By modifying the structure of laser chip 10 to reduce the doping concentration in cladding layer 44 to about 5×1017 /cm3 and increase the barrier height, threshold current densities lower than 2.5 kA/cm2 and external quantum efficiencies greater than 5% may be achieved.
Referring now to FIG. 3, an alternate embodiment of laser chip 10 shown in FIG. 1 is illustrated in which strained layer single quantum well (SL-SQW) semiconductor laser 52 produces radiation 54 at a wavelength of 2.1 μm. The configuration of SL-SQW laser 52 differs from that of SL-MQW laser 10 primarily in two aspects. First, only a single active InGaAs layer, preferably In0.75 Ga0.25As in the range of about 12 nm wide, is configured as strained quantum well active layer 56 sandwiched between ternary barrier layers 36 and 38 within quartenary layers 40 and 42. Barrier layers 30, 32, and 34 shown in FIG. 1 are therefore not required. Second, the energy level difference, as shown in FIG. 4 as operating energy level difference 58, between active layer 56 and ternary barrier layers 36 and 38 is about 0.15 eV. In addition, the doping level of all layers are the same as specified for the same layers of SL-MQW laser 10, except that cladding layer 44 is doped at a concentration level of about 5×1017 /cm3.
While this invention has been described with reference to its presently preferred embodiments, its scope is not limited thereto. Rather, such scope is only limited in so far as defined by the following set of claims and includes all equivalents thereof.
|Cited Patent||Filing date||Publication date||Applicant||Title|
|US5042049 *||Jan 5, 1990||Aug 20, 1991||Hitachi, Ltd.||Semiconductor optical device|
|US5136602 *||Sep 25, 1990||Aug 4, 1992||Fujitsu Limited||Optical semiconductor device|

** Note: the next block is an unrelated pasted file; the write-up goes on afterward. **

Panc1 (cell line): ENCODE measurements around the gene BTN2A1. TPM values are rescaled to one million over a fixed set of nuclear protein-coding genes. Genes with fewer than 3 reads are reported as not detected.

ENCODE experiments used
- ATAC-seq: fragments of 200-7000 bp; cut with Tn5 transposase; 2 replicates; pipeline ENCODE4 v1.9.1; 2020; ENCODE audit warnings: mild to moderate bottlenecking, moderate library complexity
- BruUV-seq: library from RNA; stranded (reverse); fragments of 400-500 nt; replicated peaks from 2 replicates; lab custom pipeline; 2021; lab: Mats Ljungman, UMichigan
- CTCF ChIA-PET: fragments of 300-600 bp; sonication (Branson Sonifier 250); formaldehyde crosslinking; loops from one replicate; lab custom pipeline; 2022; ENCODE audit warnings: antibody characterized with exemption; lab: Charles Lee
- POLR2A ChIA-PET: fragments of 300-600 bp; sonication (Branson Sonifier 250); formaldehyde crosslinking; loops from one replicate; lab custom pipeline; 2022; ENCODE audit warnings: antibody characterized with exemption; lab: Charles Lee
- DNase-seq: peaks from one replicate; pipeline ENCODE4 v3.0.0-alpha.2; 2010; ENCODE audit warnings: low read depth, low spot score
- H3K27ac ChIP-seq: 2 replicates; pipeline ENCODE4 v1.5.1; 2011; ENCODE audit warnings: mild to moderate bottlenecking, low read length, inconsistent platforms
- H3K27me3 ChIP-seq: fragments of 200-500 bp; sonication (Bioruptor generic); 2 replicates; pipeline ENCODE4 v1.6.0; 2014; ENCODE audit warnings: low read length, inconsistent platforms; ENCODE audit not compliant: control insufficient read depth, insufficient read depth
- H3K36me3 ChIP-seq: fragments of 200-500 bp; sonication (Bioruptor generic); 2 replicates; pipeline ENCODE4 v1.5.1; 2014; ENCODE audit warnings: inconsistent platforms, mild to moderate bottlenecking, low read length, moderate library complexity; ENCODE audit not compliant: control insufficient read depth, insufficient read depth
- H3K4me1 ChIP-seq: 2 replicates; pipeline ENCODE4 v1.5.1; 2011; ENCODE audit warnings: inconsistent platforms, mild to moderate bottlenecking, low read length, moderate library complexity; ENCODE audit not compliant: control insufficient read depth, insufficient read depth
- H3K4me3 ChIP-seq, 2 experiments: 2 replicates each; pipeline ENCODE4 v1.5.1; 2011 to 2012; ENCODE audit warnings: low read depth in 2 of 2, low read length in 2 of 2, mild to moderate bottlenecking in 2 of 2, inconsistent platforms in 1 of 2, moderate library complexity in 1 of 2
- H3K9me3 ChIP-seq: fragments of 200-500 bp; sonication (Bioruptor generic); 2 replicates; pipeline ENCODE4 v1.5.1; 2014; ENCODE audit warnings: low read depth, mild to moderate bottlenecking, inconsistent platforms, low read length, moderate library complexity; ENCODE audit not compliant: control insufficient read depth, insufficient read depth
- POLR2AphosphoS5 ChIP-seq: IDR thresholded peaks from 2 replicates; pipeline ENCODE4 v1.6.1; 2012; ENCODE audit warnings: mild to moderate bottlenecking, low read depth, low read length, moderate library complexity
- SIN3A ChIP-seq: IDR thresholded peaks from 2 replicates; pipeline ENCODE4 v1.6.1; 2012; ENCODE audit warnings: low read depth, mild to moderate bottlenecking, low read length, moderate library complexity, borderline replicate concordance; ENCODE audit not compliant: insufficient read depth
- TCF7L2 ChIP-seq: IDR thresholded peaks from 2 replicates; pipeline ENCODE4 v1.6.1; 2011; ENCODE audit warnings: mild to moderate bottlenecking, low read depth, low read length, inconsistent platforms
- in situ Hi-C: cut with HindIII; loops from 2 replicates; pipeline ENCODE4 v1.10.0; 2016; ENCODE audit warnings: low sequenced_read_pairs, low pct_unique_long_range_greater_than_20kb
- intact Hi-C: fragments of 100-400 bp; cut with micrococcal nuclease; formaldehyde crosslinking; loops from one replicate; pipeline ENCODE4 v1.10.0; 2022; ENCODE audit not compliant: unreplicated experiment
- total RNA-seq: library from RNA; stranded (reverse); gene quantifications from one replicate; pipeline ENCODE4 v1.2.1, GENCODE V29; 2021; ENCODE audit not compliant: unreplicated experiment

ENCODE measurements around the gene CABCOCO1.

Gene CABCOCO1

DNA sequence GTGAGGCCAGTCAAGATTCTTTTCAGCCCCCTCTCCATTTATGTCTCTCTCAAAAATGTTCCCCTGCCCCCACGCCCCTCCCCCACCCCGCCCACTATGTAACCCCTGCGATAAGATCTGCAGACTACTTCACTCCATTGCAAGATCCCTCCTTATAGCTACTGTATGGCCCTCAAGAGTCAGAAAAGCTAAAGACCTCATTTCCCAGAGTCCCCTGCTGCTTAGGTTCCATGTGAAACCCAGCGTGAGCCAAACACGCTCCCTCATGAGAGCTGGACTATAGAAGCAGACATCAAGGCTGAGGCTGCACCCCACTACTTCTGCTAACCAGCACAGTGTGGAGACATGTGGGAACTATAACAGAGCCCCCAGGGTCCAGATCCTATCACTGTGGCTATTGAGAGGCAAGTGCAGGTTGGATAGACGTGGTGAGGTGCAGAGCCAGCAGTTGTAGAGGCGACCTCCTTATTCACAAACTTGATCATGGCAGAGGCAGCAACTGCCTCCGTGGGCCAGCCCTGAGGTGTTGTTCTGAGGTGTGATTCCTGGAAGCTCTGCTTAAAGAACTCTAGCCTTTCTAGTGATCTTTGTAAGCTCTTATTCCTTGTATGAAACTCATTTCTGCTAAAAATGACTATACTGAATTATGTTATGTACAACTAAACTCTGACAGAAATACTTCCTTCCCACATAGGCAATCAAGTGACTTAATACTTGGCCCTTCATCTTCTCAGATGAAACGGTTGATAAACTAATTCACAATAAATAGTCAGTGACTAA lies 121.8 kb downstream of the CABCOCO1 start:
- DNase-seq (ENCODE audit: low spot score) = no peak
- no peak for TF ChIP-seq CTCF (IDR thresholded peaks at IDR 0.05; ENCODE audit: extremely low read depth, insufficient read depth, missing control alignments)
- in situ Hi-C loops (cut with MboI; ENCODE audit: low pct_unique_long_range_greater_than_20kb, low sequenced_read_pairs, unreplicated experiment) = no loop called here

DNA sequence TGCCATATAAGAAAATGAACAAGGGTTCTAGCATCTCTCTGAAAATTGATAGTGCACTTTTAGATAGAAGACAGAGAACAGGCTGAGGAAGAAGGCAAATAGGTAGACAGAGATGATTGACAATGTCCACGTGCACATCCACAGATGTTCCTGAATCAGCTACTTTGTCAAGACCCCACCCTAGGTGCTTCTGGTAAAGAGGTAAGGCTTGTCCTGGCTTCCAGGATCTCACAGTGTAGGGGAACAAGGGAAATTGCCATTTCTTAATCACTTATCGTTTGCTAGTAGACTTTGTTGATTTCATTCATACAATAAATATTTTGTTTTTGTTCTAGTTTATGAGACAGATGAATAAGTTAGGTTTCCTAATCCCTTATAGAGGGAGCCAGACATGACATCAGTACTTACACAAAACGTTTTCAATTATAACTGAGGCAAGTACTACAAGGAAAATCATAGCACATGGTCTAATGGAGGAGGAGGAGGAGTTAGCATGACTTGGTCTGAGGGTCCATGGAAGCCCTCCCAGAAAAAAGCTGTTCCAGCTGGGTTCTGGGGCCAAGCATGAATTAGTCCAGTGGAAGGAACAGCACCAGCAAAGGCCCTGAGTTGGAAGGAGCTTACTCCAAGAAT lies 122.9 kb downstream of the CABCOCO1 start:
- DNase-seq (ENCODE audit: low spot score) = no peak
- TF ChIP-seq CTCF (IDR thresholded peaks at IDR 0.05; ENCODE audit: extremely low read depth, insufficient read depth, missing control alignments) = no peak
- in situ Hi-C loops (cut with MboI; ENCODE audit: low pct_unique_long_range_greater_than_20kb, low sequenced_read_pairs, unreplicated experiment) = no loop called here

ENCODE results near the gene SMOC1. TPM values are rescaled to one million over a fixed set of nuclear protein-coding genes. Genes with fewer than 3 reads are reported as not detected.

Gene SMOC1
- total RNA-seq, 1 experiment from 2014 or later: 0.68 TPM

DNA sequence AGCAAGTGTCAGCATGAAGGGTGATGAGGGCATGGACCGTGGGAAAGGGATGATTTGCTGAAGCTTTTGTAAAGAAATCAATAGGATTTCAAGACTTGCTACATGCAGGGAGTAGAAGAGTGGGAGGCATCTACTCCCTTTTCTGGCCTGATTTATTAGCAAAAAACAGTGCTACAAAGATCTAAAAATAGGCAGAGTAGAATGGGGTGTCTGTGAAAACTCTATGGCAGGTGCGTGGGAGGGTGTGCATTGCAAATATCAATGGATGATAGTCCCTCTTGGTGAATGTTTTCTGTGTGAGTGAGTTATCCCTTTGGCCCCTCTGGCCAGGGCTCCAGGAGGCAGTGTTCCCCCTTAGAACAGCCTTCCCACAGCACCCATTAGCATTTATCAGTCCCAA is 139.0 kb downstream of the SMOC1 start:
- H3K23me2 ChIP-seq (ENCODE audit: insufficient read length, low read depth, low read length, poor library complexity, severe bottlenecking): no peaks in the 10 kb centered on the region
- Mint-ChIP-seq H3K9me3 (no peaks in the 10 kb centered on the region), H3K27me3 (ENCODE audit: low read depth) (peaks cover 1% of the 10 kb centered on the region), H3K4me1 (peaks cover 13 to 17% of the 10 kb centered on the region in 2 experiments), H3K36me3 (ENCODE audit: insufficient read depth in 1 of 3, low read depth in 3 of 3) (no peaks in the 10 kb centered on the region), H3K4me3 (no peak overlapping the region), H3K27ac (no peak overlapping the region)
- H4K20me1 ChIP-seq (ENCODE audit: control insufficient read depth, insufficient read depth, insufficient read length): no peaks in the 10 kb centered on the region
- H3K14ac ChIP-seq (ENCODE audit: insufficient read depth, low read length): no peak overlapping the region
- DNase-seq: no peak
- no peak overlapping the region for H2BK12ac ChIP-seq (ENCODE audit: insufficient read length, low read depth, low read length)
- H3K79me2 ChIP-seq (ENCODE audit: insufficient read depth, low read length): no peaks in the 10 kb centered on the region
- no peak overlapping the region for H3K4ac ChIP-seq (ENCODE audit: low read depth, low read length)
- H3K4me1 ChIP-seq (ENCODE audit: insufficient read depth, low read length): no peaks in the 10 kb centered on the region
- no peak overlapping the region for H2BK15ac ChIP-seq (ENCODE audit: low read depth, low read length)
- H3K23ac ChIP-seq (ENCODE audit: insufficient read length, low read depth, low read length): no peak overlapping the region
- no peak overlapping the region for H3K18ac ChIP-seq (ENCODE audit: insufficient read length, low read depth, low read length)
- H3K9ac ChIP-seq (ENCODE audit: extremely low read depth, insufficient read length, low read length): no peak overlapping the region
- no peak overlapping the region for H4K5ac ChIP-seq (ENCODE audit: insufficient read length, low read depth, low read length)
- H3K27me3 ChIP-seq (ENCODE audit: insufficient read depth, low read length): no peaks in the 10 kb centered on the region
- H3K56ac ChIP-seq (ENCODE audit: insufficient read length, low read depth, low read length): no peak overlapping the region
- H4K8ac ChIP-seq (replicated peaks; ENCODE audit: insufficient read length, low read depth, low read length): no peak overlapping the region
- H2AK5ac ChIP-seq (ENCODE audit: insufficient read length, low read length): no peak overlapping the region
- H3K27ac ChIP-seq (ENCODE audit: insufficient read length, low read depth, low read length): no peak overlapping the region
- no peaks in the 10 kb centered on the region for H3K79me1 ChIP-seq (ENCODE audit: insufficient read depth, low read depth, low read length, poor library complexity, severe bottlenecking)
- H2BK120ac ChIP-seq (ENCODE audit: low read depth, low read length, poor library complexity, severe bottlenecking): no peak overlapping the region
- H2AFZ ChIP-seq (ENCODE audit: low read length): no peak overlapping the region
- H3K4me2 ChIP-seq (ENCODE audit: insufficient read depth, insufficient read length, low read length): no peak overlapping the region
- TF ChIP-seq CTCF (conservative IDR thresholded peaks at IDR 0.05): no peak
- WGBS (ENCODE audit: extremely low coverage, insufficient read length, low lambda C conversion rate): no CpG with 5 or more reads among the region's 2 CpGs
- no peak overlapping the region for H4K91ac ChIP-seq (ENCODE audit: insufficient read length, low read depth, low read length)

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|1||"1.5= λ= 1.7 μm Strained Multiquantum Well InGaAs/InGaAsP Diode Lasers", D. P. Bour, R. U. Martinelli, R. E. Enstrom, T. R. Stewart, N. G. DiGiuseppe, F. Z. Hawrylo and D. B. Cooper, Electron. Lett., Jan. 2, 1992, vol. 28, pp. 37-39.|
|2||"Critical layer thickness in strained Ga1-x Inx As/InP Quantum Wells", H. Temkin, D. G. Gershoni, S. N. G. Chu, J. M. Vandenberg, R. A. Hamm, and M. B. Panish, Appl. Phys. Lett. 55(16), Oct. 16, 1989, pp. 1668-1670.|
|3||"CW Lasing in GaInAsSb/GaSb Buried Channel Laser (T=20° C., λ=2.0 μm)", A. N. Baranov, T. N. Danilova, B. E. Dzhurtanov, A. N. Imenkov, S. G. Konnikov, A. M. Litvak, V. E. Usmanskii, and Yu. P. Yakovlev, Sov. Tech. Phys. Lett. 14(9), Sep. 1988, pp. 727-729.|
|4||"Efficient GaInAsSb/AlGaAsSb Diode Lasers Emitting at 2.29 μm", S. J. Eglash and H. K. Choi, Appl. Phys. Lett. 57(13), Sep. 24, 1990, pp. 1292-1293.|
|5||"Growth of Strained InAs/InPQuantum Wells by Molecular Beam Epitaxy", M. Hopkinson, J. P. R. David, P. A. Claxton, and P. Kightley, Appl. Phys. Lett. 60 (7), Feb. 17, 1992, pp. 841-843.|
|6||"High-Efficiency High-Power GaInAsSb-AlGaAsSb Double-Heterostructure Lasers Emitting at 2.3 μm", Hong K. Choi and Stephen J. Eglash, IEEE Journal of Quantum Electronics, vol. 27, No. 6, Jun. 1991, pp. 1555-1559.|
|7||"InAsPSb/InAs Diode Laser Emitting in the 2-5 μm Range", S. Akiba, Y. Matsushima, T. Iketani, and M. Usami, Electronics Letters, Aug. 18, 1988, vol. 24, No. 17, pp. 1069-1071.|
|8||"Low Threshold Highly Efficient Strained Quantum Well Lasers at 1-5 Micrometer Wavelength", U. Koren, M. Oron, M. G. Young, B. I. Miller, J. L. De Miguel, G. Raybon, and M. Chien, Electronics Letters, Mar. 29, 1990, vol. 26, No. 7, pp. 465-467.|
|9||"MBE-Grown InAs/GaInAs Strained-Layer MQW Lasers with GaInAs/AlInAs Modified SCH Structure", Y. Matsushima, H. Kato, and K. Utaka, Proc. GaAs Symp. Karuizawa 1989.|